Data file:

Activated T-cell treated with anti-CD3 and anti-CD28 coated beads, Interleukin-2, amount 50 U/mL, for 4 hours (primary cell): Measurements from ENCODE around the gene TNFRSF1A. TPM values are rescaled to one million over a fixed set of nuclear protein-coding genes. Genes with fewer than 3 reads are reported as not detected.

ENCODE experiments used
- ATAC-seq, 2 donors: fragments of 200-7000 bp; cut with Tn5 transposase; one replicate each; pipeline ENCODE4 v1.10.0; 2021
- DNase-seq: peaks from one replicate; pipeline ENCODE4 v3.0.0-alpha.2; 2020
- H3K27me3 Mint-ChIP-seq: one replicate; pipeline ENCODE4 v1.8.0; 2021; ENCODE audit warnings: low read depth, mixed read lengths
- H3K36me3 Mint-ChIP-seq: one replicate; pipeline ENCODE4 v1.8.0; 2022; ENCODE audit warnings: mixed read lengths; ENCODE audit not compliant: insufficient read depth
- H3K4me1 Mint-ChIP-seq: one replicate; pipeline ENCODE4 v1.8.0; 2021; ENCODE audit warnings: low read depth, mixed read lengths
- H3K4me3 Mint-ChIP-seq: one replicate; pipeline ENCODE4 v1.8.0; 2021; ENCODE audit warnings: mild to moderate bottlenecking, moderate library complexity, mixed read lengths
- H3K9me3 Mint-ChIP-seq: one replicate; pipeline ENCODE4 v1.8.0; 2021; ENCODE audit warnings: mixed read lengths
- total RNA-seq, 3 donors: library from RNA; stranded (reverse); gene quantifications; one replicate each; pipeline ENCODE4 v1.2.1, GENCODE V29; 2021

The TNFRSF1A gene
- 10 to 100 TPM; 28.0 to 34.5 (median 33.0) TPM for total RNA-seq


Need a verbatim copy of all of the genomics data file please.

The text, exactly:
Activated T-cell treated with anti-CD3 and anti-CD28 coated beads, Interleukin-2, amount 50 U/mL, for 4 hours (primary cell): Measurements from ENCODE around the gene TNFRSF1A. TPM values are rescaled to one million over a fixed set of nuclear protein-coding genes. Genes with fewer than 3 reads are reported as not detected.

ENCODE experiments used
- ATAC-seq, 2 donors: fragments of 200-7000 bp; cut with Tn5 transposase; one replicate each; pipeline ENCODE4 v1.10.0; 2021
- DNase-seq: peaks from one replicate; pipeline ENCODE4 v3.0.0-alpha.2; 2020
- H3K27me3 Mint-ChIP-seq: one replicate; pipeline ENCODE4 v1.8.0; 2021; ENCODE audit warnings: low read depth, mixed read lengths
- H3K36me3 Mint-ChIP-seq: one replicate; pipeline ENCODE4 v1.8.0; 2022; ENCODE audit warnings: mixed read lengths; ENCODE audit not compliant: insufficient read depth
- H3K4me1 Mint-ChIP-seq: one replicate; pipeline ENCODE4 v1.8.0; 2021; ENCODE audit warnings: low read depth, mixed read lengths
- H3K4me3 Mint-ChIP-seq: one replicate; pipeline ENCODE4 v1.8.0; 2021; ENCODE audit warnings: mild to moderate bottlenecking, moderate library complexity, mixed read lengths
- H3K9me3 Mint-ChIP-seq: one replicate; pipeline ENCODE4 v1.8.0; 2021; ENCODE audit warnings: mixed read lengths
- total RNA-seq, 3 donors: library from RNA; stranded (reverse); gene quantifications; one replicate each; pipeline ENCODE4 v1.2.1, GENCODE V29; 2021

The TNFRSF1A gene
- 10 to 100 TPM; 28.0 to 34.5 (median 33.0) TPM for total RNA-seq